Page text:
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Why You Should Stay in Tsim Sha Tsui, Hong Kong

I love Hong Kong and have been three times now.

I can still remember my first trip to the birthplace of my parents. The gigantic airport you see today wasn’t there the first time. I remember the shock of the humidity as the plane door opened! I was seven years old at the time and I saw the holiday as a right, something all Chinese people do – go and see where their parents grew up.

Hong Kong skyline from the Peak
Hong Kong skyline from the Peak (Photo credit: xopherlance)

I love Hong Kong because while my mum and dad’s tiny little villages still exist (to a certain extent) Hong Kong is as cosmopolitan as any major European city. That means you get the best of both world’s – the traditional and authentic Hong Kong of decades gone by, without sacrificing the comforts of premium designer labels and 4 and 5 star hotels. Anytime someone asks me what Hong Kong is like, I always say ‘see for yourself’ as I don’t want to ruin the surprise!

Having been three times with the best tour guides to the city (my mum and dad), it’s safe to say I have a few hints and tips for any first timers going to Hong Kong.

Choosing the best hotel in Hong Kong

Hotel location is critical if you’re going to enjoy your holiday to Hong Kong to the fullest – I’d go as far to say make or break. Sure, staying outside of the city centre will be cheaper, but the transport options are poor and you’ll soon get frustrated. Treat yourself and stay in the heart of the action. I’d recommend looking at hotels in Tsim Sha Tsui because the area is in easy reach of everything else, not to mention the vibrant area itself.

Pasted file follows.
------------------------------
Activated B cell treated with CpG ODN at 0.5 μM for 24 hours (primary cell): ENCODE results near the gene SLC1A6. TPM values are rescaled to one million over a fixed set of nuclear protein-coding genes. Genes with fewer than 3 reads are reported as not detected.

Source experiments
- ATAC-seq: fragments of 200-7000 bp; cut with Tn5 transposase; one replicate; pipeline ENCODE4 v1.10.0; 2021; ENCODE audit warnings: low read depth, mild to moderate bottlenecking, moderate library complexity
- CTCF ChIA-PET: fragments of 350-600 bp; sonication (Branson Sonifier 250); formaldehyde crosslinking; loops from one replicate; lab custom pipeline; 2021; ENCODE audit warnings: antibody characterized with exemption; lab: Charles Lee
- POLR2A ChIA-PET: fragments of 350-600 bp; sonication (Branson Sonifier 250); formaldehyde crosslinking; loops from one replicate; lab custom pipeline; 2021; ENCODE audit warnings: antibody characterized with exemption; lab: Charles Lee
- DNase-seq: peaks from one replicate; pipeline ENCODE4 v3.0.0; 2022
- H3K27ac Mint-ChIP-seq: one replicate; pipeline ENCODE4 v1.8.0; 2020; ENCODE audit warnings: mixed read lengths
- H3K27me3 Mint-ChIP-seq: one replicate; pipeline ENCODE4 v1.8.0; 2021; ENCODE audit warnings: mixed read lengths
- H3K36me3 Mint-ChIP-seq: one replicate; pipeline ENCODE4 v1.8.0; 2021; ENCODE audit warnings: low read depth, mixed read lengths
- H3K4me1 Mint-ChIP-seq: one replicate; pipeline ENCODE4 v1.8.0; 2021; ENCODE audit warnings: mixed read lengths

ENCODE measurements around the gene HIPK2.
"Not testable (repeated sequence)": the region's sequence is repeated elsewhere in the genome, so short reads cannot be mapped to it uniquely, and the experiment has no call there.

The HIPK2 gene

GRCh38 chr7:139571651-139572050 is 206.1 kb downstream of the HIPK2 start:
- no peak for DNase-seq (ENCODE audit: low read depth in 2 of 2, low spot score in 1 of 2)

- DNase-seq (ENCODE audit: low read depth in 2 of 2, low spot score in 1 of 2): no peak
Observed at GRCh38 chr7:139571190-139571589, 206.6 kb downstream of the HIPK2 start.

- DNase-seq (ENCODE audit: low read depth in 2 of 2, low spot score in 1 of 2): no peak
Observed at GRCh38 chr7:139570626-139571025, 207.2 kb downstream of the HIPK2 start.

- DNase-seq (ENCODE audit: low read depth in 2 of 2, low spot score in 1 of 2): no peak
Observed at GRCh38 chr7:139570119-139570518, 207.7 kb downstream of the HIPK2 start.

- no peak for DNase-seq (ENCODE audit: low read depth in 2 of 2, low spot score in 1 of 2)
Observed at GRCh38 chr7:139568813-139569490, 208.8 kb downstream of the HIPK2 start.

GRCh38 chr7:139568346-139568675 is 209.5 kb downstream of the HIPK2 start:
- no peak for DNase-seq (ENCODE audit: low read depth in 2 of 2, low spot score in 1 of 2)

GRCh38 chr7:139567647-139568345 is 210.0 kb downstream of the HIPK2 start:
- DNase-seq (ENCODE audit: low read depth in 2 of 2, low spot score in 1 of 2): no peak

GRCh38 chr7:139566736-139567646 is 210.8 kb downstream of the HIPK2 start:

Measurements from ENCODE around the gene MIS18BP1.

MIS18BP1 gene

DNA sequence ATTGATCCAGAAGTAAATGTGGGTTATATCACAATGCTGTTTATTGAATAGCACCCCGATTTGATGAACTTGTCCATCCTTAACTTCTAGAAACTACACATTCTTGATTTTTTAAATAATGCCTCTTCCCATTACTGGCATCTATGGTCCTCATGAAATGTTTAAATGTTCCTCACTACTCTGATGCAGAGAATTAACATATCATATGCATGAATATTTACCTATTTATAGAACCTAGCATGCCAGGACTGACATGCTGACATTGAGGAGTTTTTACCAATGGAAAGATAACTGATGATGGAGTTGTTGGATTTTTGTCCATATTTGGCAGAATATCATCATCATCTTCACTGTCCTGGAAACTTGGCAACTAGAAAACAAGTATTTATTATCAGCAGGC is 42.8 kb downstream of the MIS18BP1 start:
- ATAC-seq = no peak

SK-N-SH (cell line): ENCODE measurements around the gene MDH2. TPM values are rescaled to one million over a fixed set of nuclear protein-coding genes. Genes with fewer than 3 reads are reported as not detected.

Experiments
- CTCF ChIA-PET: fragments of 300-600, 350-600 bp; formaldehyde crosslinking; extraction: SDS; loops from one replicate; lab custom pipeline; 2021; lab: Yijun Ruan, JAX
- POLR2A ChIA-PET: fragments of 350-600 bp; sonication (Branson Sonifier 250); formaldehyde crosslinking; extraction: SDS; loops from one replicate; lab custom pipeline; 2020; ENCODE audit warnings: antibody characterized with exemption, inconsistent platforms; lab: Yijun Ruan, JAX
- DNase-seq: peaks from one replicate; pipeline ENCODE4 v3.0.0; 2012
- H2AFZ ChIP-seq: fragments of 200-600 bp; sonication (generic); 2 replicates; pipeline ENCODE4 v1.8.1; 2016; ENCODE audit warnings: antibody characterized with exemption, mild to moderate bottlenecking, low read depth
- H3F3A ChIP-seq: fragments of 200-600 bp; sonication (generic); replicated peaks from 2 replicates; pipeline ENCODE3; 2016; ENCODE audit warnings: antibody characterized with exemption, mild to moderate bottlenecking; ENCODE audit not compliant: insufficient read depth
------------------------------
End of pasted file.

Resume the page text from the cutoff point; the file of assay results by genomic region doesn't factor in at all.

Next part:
Nathan Road, Mongkok, Hong Kong
Nathan Road, Mongkok, Hong Kong (Photo credit: Alexis Birkill Photography)

Shopping in Hong Kong

Shopaholics will be in heaven with malls, shops and markets of all shapes and sizes on their doorstep in Tsim Sha Tsui – Nathan Road is an extremely popular shopping haunt. Think of any item you want and you’ll be sure to find it here. Those looking only for luxury brand names and products should go to Canton Road. If it happens to rain (contrary to belief it does rain once in a while) then retreat to Hong Kong’s largest mall – Harbour City. The name is rather apt as it describes the size of the stunning building perfectly – a city! It’s so big it has been split into four sections to make it easier for visitors!

English: Meridian Star (午星൯...
English: Meridian Star (午星號) 1958 of Star Ferry crossing Victoria Harbour (Photo credit: Wikipedia)

The Star Ferry

If you’re crossing the beautiful Victoria Harbour, there’s only one way to do it – The Star Ferry! When else do people get excited by going on a ferry? Exactly, and millions do it each year. Founded in 1888, it’s an incredibly inexpensive way to cross the water with adult’s tickets costing just $3.40 on weekends and $2.50 on weekdays. But it’s the history I love most, knowing it’s been in service for more than 100 years. Make sure to bring a camera as the 10 minute journey provides plenty of photo opportunities of both sides.

Hong Kong Symphony of Lights laser show
Hong Kong Symphony of Lights laser show (Photo credit: Wikipedia)

>>> The 5 best things to do in Hong Kong

A Symphony of Lights

Okay, you may think light shows are lame and touristy, but I don’t! I loved it the first time I saw it aged seven and still loved watching it a few years ago at the age of 20. Victoria Harbour is extremely pretty at night anyway, but the lights add just a little something else. A Symphony of Lights is the world’s largest permanent light and sound show. It’s a great family spectacle and nice way to end the evening, watching lights and laser beams dance to music.

Hong Kong HDR
Hong Kong HDR (Photo credit: Tutu Kazooie)

Peak Tower

No holiday to Hong Kong is complete without a visit to Peak Tower. Another feat in transport excellence, the unique Peak Tram which takes you up the steep incline has been running for more than 120 years. At the top you’ll find a stylish structure containing restaurants, shops and entertainment – but it’s the panoramic views millions come for.

The 396 metres-above-sea-level view across Hong Kong from Peak Tower is unrivalled – particularly at night. Seeing the entire city lit up, the huge outline of skyscrapers, the rainbow effect from the harbour and the blackness of the mountains in the far distance stays with you for a lifetime.


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